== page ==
# Applications of algebraic geometry to machine learning

I am interested in applications of algebraic geometry to machine learning. I have found some papers and books, mainly by Bernd Sturmfels on algebraic statistics and machine learning. However, all this seems to be only applicable to rather low dimensional toy problems. Is this impression correct? Is there something like computational algebraic machine learning that has practical value for real world problems, may be even very high dimensional problems, like computer vision?

One useful remark is that dimension reduction is a critical problem in data science for which there are a variety of useful approaches. It is important because a great many good machine learning algorithms have complexity which depends on the number of parameters used to describe the data (sometimes exponentially!), so reducing the dimension can turn an impractical algorithm into a practical one.

This has two implications for your question. First, if you invent a cool new algorithm then don't worry too much about the dimension of the data at the outset - practitioners already have a bag of tricks for dealing with it (e.g. Johnson-Lindenstrauss embeddings, principal component analysis, various sorts of regularization). Second, it seems to me that dimension reduction is itself an area where more sophisticated geometric techniques could be brought to bear - many of the existing algorithms already have a geometric flavor.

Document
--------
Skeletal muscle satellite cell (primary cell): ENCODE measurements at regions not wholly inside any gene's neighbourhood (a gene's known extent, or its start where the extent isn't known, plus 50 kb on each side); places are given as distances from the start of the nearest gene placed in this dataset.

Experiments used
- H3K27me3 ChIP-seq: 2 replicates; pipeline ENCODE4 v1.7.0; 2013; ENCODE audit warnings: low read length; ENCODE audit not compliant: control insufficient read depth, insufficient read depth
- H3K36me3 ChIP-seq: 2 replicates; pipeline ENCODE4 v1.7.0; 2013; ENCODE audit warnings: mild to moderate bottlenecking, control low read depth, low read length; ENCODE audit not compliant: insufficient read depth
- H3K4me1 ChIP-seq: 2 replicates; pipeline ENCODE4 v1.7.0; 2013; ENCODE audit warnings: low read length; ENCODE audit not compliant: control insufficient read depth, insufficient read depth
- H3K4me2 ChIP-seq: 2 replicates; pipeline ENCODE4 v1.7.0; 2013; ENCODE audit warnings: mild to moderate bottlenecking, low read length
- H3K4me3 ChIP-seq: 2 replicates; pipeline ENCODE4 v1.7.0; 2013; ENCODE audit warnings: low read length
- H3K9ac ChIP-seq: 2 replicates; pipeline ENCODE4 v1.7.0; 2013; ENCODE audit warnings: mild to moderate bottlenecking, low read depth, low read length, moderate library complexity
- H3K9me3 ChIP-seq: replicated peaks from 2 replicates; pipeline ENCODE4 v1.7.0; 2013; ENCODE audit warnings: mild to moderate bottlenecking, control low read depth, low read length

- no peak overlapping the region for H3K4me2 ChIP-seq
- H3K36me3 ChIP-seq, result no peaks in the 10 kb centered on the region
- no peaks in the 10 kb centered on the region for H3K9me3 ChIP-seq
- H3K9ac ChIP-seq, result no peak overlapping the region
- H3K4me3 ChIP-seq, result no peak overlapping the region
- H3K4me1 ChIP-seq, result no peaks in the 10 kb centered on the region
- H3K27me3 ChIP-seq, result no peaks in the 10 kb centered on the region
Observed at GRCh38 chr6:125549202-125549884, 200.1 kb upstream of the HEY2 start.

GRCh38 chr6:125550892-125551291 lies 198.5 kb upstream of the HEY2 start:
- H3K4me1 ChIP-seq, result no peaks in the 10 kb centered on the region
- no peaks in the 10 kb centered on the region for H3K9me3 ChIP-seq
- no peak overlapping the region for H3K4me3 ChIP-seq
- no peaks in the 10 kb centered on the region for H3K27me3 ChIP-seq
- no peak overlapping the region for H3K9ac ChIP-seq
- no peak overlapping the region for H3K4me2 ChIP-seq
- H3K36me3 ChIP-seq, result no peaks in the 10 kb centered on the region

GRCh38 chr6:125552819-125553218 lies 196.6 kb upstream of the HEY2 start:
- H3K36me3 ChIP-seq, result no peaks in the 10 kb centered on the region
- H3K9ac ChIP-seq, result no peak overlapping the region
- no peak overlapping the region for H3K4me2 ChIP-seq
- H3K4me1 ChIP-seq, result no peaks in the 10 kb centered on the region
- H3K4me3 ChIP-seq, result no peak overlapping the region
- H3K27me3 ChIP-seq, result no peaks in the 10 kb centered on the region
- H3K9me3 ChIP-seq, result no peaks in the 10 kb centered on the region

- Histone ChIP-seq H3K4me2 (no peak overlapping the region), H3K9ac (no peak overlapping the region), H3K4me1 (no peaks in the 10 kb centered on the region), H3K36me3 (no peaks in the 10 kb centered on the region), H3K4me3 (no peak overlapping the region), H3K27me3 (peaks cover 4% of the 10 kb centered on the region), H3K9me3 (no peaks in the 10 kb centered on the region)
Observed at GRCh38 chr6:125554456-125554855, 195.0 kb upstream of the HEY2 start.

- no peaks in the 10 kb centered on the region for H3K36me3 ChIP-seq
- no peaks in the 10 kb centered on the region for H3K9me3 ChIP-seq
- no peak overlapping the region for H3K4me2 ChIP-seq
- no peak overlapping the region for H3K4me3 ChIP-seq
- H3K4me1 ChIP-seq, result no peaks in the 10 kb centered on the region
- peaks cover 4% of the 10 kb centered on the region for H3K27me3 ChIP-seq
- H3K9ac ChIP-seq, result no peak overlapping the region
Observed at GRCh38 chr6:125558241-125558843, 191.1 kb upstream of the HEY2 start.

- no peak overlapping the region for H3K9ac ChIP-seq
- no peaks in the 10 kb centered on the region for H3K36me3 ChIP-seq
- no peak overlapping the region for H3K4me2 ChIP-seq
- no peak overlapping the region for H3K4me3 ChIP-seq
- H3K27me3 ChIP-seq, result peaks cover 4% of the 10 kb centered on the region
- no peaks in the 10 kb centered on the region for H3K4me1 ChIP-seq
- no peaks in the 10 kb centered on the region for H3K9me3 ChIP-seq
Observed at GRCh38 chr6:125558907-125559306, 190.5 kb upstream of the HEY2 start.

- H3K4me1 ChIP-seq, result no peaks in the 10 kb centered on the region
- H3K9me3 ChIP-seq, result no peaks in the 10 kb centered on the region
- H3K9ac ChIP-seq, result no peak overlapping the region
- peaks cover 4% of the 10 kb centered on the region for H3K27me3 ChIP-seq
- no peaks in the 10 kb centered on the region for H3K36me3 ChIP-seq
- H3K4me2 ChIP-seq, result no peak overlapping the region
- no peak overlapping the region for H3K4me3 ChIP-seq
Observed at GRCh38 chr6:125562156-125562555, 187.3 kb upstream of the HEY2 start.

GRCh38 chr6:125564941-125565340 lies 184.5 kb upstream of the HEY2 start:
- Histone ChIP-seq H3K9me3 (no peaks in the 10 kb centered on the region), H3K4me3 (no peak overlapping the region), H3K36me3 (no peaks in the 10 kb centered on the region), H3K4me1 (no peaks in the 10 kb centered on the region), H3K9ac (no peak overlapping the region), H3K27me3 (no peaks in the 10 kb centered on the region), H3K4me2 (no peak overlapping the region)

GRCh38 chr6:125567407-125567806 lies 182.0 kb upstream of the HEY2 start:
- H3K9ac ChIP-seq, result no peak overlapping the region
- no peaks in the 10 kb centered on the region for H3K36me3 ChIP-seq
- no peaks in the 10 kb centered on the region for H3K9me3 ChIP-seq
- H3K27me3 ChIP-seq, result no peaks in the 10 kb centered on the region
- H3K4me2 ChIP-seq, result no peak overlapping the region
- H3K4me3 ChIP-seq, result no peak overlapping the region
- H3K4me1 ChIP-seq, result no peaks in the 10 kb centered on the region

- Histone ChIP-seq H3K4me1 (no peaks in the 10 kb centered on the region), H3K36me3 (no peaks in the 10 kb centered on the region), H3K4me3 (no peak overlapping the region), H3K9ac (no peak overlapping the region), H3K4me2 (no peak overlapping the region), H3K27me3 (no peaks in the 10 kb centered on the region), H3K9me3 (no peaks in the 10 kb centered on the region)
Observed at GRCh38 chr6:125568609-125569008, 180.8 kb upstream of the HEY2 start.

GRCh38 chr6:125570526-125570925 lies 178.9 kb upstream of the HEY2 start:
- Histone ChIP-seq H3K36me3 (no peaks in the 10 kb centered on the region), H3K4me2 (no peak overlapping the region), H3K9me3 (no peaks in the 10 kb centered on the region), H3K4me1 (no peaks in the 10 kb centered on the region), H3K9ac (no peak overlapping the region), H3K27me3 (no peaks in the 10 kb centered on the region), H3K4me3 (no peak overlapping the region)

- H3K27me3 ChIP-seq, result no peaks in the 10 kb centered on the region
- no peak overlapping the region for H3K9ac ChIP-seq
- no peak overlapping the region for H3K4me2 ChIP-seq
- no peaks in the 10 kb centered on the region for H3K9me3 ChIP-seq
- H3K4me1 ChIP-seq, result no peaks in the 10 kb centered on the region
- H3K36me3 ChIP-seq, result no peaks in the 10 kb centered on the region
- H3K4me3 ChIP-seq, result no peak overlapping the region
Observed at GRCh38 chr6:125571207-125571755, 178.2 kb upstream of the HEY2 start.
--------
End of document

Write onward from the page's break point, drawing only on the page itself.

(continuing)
That said, there are a lot of barriers to entry for new machine learning algorithms at this point. One problem is that the marginal benefit of a great answer over a good answer is not very high (and sometimes even negative!) unless the data has been studied to death. The marginal gains are much higher for feature extraction, which is really more of a domain-specific problem than a math problem. Another problem is that many new algorithms which draw upon sophisticated mathematics wind up answering questions that nobody was really asking, often because they were developed by mathematicians who tend to focus more on techniques than applications. Topological data analysis is a typical example of this: it has generated a lot of excitement among mathematicians but most data scientists have never heard of it, and the reason is simply that higher order topological structures have not so far been found to be relevant to practical inference / classification problems.

• ...and the reason is simply that higher order topological structures have not so far been found to be relevant to practical inference / classification problems. Persistence cohomology is quite a thing at the first glance in cosmology as well as neural data due to its scaling-resistant. But the more I delved into it I agree with your comment more that it just formally involve in the data. – Henry.L Mar 14 '17 at 2:54
• The same problem also occur in some of Sturmfel's students' works, they seem to use tropical geometry as an optimization tool instead of an explanatory framework when it comes to real data. Maybe I am wrong, but what I think AG should provide is a theoretical framework underlying the data... – Henry.L Mar 14 '17 at 2:57